Many of the people who come to the UF Health Brain Tumor Program in Jacksonville for treatment options have been newly diagnosed with a brain tumor. Brain tumors may be primary or metastatic.

  • Primary brain tumors are tumors that originate in the brain, and they are made up of brain tissue. In the U.S., primary brain tumors are diagnosed in about 24,000 adult patients every year, and in about 4,800 children under the age of 20.
  • Metastatic tumors are tumors that have occurred because cancer already exists elsewhere in the body, and has spread from another organ to the brain. Metastatic tumors are much more common and are found in about 170,000 patients per year.

Brain tumors may also be either benign (not cancer) or malignant (cancer). Both benign and malignant tumors can cause symptoms and need treatment.

  • Benign brain tumors grow and press on nearby areas of the brain but rarely spread into other parts of the brain.
  • Malignant brain tumors are likely to grow quickly and spread into other parts of the brain.

Patients are often referred to us by other physicians from throughout the Southeast U.S. — including other neurosurgeons — because they have very complex cases or difficult-to-access tumors.

Brain Tumor Facts

Anytime someone is faced with a difficult diagnosis like brain cancer, it is important to understand the facts and to dispel the rumors.

  • Survival after diagnosis with a primary brain tumor varies significantly by age, histology, molecular markers and tumor behavior
  • There are more than 100 histologically distinct types of primary brain and central nervous system tumors.
  • About 30% of newly diagnosed brain tumors are malignant
  • Average age of diagnosis for primary brain tumors is 59
  • As of 2016, brain tumors are the most common cancer occuring in children under 14 years of age

Tumor Grading

What is the difference between cancer grades and cancer stages?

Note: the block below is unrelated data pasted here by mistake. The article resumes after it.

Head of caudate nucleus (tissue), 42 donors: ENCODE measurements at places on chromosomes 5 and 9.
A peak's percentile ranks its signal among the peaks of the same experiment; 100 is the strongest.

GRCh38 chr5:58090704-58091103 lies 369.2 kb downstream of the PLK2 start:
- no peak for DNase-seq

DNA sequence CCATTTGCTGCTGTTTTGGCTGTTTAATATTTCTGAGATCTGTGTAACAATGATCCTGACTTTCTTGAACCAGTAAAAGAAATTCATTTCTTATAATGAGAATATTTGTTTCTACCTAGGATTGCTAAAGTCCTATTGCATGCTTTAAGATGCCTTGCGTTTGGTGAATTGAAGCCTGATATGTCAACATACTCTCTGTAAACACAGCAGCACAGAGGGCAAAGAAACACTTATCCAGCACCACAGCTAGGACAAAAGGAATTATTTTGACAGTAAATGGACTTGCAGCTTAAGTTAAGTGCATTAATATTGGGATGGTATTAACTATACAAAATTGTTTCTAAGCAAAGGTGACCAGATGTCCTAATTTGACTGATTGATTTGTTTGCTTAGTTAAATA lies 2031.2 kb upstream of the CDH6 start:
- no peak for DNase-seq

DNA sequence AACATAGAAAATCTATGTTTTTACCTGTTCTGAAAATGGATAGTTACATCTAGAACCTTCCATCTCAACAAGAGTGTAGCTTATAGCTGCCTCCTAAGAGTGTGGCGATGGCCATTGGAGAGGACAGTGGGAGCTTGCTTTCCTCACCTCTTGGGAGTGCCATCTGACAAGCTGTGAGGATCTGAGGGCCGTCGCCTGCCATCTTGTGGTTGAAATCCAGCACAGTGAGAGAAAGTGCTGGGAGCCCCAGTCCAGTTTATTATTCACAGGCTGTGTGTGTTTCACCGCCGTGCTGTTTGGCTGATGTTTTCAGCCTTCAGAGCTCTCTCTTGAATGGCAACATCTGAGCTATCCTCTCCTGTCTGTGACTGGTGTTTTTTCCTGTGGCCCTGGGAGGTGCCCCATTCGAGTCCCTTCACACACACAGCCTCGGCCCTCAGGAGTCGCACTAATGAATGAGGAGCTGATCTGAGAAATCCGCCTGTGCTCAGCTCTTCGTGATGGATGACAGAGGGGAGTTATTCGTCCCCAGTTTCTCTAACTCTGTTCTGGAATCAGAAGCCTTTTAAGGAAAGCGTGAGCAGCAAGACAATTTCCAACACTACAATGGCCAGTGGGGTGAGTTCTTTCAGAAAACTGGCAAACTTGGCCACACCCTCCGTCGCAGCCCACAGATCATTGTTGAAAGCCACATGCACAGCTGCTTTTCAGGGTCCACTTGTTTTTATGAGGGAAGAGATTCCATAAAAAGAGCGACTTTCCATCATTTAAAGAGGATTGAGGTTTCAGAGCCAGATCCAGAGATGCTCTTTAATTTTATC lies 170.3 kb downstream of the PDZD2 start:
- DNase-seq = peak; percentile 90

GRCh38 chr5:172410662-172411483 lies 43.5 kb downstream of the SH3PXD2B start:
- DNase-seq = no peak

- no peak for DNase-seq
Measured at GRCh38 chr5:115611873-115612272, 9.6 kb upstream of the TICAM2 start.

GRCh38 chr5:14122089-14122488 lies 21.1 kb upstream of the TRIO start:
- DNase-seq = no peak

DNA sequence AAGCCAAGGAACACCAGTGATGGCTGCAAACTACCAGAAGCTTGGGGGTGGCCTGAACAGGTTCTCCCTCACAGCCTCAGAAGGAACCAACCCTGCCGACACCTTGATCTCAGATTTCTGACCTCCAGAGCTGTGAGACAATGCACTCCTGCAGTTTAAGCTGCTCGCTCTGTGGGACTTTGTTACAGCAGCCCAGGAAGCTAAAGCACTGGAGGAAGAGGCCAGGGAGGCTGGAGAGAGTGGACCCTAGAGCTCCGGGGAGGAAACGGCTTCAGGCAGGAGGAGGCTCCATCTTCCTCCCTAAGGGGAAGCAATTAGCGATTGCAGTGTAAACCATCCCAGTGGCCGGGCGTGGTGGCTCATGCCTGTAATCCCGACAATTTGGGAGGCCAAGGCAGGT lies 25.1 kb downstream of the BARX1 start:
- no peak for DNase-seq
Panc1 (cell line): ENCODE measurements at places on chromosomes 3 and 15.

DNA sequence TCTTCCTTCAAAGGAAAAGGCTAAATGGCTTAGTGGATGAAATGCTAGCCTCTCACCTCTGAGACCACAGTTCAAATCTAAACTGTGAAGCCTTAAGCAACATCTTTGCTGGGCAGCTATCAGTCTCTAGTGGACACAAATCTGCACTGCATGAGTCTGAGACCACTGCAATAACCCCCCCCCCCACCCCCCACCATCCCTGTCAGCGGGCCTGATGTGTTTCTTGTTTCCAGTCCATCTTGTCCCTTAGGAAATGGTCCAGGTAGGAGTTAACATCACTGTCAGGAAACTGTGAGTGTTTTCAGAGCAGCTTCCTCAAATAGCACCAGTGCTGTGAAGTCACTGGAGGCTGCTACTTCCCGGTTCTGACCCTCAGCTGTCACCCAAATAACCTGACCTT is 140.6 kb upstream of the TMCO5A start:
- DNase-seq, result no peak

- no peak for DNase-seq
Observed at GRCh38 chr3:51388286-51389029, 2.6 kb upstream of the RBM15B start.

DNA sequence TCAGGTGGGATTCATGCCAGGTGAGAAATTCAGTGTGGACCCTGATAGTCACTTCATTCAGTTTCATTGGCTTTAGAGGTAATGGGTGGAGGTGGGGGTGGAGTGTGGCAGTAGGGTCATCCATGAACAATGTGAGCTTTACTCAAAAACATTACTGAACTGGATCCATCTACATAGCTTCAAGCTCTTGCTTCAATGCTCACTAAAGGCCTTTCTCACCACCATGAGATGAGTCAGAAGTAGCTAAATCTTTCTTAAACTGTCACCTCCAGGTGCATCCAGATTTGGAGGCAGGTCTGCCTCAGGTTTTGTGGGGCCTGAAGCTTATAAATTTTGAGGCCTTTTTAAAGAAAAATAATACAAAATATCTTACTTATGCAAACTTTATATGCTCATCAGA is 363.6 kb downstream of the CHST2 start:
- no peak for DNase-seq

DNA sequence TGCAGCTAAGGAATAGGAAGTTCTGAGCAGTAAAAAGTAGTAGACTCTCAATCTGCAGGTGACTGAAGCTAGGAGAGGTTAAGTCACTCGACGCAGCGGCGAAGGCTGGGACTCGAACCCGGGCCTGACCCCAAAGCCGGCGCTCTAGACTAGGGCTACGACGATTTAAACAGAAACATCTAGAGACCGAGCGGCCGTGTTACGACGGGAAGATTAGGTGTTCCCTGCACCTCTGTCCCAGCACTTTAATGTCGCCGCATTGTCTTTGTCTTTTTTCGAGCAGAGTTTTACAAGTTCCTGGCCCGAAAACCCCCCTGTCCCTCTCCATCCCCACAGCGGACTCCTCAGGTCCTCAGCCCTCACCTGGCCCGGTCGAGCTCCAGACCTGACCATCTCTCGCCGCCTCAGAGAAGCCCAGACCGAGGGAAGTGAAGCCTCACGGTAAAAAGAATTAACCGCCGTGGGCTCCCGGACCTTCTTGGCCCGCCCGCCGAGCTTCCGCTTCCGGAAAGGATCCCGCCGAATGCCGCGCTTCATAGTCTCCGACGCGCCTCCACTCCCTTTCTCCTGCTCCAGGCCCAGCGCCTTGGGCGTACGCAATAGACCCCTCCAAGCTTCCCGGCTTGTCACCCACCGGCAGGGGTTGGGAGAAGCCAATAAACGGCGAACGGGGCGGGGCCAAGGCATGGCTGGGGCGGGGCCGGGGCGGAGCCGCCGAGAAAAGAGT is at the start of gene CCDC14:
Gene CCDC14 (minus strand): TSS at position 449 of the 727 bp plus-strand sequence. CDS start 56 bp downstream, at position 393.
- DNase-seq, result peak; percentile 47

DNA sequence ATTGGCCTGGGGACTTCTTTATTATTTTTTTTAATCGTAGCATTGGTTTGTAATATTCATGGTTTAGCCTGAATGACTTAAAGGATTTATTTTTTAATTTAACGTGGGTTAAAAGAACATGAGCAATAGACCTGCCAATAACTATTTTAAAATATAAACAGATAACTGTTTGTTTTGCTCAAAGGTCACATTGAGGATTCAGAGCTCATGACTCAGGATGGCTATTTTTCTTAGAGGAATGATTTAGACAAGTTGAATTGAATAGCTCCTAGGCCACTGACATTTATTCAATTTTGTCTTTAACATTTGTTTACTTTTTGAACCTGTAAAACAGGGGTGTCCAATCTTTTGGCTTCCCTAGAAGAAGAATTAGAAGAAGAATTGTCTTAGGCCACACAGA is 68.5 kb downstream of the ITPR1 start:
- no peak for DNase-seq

Solid organ cancers like lung, breast, prostate and colon cancers are staged. Staging tells us about the degree of spread. But, since primary brain tumors rarely “spread” outside the brain and spinal cord, they are graded. Grading can tell us how aggressive the cancer is.

Grades range from one to four, one being less aggressive, four being most aggressive. Grade one tumors are commonly benign and curable through surgery. However, benign tumors can still be troublesome based on location and operability. Tumors with a grade of three or four are commonly referred to as malignant.

Grading assists in determining the prognosis for the patient and helps us determine treatment options, which might include:

  • Surgery alone
  • Surgery followed by radiation treatment
  • Surgery followed by radiation and chemotherapy

Treatment Options

At the UF Health Brain Tumor Program in Jacksonville, you will find one of the most advanced, comprehensive brain tumor treatment programs in the country. When it comes to treatment options, we have many. During your initial appointment, you will meet with a brain tumor specialist who will have a detailed discussion with you about treatment options. He or she will discuss benefits and risks with you and your loved ones. When you decide to go forward with treatment, any necessary procedures are scheduled immediately. Your case may be presented at our weekly tumor board meetings, and several members of the treatment team will review in detail to formulate the most personalized treatment plan for additional therapy.

Treatments may include:

  • Surgery
  • Immunotherapy
  • Chemotherapy
  • Radiation or proton therapy